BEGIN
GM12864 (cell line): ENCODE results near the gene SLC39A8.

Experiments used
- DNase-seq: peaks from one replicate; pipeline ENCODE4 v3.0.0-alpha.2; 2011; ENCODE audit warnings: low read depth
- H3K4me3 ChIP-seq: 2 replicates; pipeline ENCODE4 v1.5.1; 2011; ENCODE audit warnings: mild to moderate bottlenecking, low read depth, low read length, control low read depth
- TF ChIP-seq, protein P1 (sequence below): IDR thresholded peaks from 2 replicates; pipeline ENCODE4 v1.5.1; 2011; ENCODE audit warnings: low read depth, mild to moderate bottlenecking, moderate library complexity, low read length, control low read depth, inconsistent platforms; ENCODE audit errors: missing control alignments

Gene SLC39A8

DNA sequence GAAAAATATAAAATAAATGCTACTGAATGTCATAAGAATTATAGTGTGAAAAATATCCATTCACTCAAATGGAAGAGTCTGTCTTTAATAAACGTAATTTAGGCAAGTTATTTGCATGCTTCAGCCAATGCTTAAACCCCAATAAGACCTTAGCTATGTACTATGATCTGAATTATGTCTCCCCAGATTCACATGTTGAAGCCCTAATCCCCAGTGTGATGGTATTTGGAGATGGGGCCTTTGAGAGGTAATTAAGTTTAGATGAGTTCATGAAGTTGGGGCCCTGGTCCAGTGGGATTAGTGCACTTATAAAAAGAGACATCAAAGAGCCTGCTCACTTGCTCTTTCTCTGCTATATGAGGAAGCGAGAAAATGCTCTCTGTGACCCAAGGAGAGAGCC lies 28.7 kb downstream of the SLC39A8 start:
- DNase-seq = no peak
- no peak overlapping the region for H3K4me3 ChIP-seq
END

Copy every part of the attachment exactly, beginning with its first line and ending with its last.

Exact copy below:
GM12864 (cell line): ENCODE results near the gene SLC39A8.

Experiments used
- DNase-seq: peaks from one replicate; pipeline ENCODE4 v3.0.0-alpha.2; 2011; ENCODE audit warnings: low read depth
- H3K4me3 ChIP-seq: 2 replicates; pipeline ENCODE4 v1.5.1; 2011; ENCODE audit warnings: mild to moderate bottlenecking, low read depth, low read length, control low read depth
- TF ChIP-seq, protein P1 (sequence below): IDR thresholded peaks from 2 replicates; pipeline ENCODE4 v1.5.1; 2011; ENCODE audit warnings: low read depth, mild to moderate bottlenecking, moderate library complexity, low read length, control low read depth, inconsistent platforms; ENCODE audit errors: missing control alignments

Gene SLC39A8

DNA sequence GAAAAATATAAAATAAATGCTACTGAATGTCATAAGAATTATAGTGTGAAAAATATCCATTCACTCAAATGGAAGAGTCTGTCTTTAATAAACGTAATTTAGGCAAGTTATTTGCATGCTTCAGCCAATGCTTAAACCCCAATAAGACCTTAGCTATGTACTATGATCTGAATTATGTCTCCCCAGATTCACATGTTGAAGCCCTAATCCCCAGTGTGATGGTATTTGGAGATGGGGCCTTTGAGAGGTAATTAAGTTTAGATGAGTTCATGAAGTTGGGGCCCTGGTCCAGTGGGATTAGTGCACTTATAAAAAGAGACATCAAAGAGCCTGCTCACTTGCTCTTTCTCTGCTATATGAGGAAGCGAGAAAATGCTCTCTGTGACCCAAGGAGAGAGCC lies 28.7 kb downstream of the SLC39A8 start:
- DNase-seq = no peak
- no peak overlapping the region for H3K4me3 ChIP-seq